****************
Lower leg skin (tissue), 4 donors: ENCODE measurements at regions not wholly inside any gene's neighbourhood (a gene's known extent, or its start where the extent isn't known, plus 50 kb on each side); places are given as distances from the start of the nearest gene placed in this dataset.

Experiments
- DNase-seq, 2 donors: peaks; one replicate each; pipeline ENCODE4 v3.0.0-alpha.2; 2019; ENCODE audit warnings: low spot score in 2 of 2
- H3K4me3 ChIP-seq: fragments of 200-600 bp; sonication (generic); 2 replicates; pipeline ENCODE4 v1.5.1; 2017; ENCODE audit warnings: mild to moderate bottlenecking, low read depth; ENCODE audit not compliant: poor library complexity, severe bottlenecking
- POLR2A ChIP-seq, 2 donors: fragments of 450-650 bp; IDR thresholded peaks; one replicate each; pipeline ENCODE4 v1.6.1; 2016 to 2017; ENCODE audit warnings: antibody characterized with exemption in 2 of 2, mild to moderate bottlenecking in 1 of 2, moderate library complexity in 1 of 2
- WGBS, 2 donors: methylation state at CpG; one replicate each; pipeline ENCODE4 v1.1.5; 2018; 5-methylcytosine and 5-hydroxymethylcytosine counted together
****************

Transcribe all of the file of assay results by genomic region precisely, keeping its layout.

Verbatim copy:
Lower leg skin (tissue), 4 donors: ENCODE measurements at regions not wholly inside any gene's neighbourhood (a gene's known extent, or its start where the extent isn't known, plus 50 kb on each side); places are given as distances from the start of the nearest gene placed in this dataset.

Experiments
- DNase-seq, 2 donors: peaks; one replicate each; pipeline ENCODE4 v3.0.0-alpha.2; 2019; ENCODE audit warnings: low spot score in 2 of 2
- H3K4me3 ChIP-seq: fragments of 200-600 bp; sonication (generic); 2 replicates; pipeline ENCODE4 v1.5.1; 2017; ENCODE audit warnings: mild to moderate bottlenecking, low read depth; ENCODE audit not compliant: poor library complexity, severe bottlenecking
- POLR2A ChIP-seq, 2 donors: fragments of 450-650 bp; IDR thresholded peaks; one replicate each; pipeline ENCODE4 v1.6.1; 2016 to 2017; ENCODE audit warnings: antibody characterized with exemption in 2 of 2, mild to moderate bottlenecking in 1 of 2, moderate library complexity in 1 of 2
- WGBS, 2 donors: methylation state at CpG; one replicate each; pipeline ENCODE4 v1.1.5; 2018; 5-methylcytosine and 5-hydroxymethylcytosine counted together